The second kind of Dragon is the Lesser or Common Dragon. Common Dragons are found in many places throughout the world. They are large lizards, which cannot fly or breathe fire, but nonetheless are vicious brutes, and grim and dangerous foes to men. Some such can reach lengths of up to 25 feet long, and these can swallow a grown man whole. There are none in these isles, as our blessed ancestor and patron St. Barnabus chased them away over the sea with a special stick, designed for that very purpose by God.

However, other countries are not so blessed as we, and thus there is good reason to be fearful of these creatures if you venture onto the continent. On my various trips away from home, I have hired certain men who are expert in these matters, to guide me safely through the strange terrain, in order to be sure of encountering none of these creatures, and thankfully I have never seen one, although I have it on good authority that they are a real menace in some places.

(From Severall Mythical Monsters Debunked).

This entry was posted in Animals, Mental Illness, Savage Nerdery, Writing (Fiction). Bookmark the permalink.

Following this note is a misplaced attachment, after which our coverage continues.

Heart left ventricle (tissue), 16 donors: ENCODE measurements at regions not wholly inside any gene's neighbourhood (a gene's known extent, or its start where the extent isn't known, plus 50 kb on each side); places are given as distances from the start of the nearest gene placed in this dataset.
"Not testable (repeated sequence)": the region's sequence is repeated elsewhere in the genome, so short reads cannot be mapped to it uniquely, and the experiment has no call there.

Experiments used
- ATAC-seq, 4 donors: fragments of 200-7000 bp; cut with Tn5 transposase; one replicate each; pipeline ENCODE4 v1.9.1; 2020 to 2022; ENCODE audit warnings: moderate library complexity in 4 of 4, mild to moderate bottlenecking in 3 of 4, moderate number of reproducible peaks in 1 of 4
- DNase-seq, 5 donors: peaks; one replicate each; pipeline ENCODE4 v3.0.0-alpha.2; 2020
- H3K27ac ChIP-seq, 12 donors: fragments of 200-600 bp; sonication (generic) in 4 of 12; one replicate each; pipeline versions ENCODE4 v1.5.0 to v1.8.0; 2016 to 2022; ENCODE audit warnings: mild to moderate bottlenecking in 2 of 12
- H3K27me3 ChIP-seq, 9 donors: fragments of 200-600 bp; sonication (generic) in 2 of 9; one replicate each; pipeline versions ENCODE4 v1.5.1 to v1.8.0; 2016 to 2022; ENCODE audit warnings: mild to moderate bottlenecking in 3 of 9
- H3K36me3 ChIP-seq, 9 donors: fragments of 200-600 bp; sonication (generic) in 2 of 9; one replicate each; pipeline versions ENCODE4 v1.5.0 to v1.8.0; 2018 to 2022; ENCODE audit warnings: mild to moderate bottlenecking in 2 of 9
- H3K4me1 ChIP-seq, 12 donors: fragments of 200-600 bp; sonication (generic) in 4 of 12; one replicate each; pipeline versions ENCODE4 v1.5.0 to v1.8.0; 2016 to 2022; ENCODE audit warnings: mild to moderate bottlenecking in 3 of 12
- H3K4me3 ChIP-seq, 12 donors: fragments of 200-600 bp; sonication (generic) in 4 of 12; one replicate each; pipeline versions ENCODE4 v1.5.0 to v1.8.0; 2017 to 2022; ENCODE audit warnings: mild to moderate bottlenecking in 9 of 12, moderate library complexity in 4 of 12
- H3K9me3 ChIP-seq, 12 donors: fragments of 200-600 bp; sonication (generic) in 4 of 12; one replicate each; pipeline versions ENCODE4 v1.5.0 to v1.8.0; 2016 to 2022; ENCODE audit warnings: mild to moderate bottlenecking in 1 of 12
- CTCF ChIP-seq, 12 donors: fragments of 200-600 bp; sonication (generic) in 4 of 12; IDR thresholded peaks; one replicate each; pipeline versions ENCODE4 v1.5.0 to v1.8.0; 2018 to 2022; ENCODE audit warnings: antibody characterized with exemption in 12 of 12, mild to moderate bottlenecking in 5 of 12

9 Responses to Board Killer – Word About Dragons

  1. janet5 says:

    I do not advise that you venture into These Parts without your expert guides close at your side (and well-compensated with gold). As I lounged dreamily reading your vivid account of beasts firey and tempestuous, recalling the half-whispered tales of those who claim (despite having long since been deprived of all reason) to have, themselves, heard the muttered words of crazed ancestors who may have espied such creatures on their northerly and southerly travels, I. . . looked over and saw a motherf–king FOUR INCH CENTIPEDE two millimeters away from my elbow and preparing to CRAWL onto my MOTHERF–KING ARM.

    Oh king of kings, I HATE MOTHERF–KING CENTIPEDES. Especially as I just slaughtered a beast of even larger size (hanging off the ceiling and preparing to drop on the kitchen counter) yesterday. WTF, anyway?!

    This is all surreally exacerbated by the fact that, as all this was happening, I have the tv tuned to some horrific broadcast about an attack by crocodiles in Bathurst Bay. I would gladly stay inside and avoid beasts entirely, but the centipedes will not leave me in peace.

  2. Great Southern Steve says:

    That centipedes are destructive creatures is well documented, even into antiquity. It is indeed possible this creature that beset you was the same variety of centipede mentioned by Pliny the Elder in Book 8 of his Natural Nistory, in which he discusses the destructive power of common animals:

    “Marcus Varro states that a town in Spain was undermined
    by rabbits and one in Thessaly by moles, and that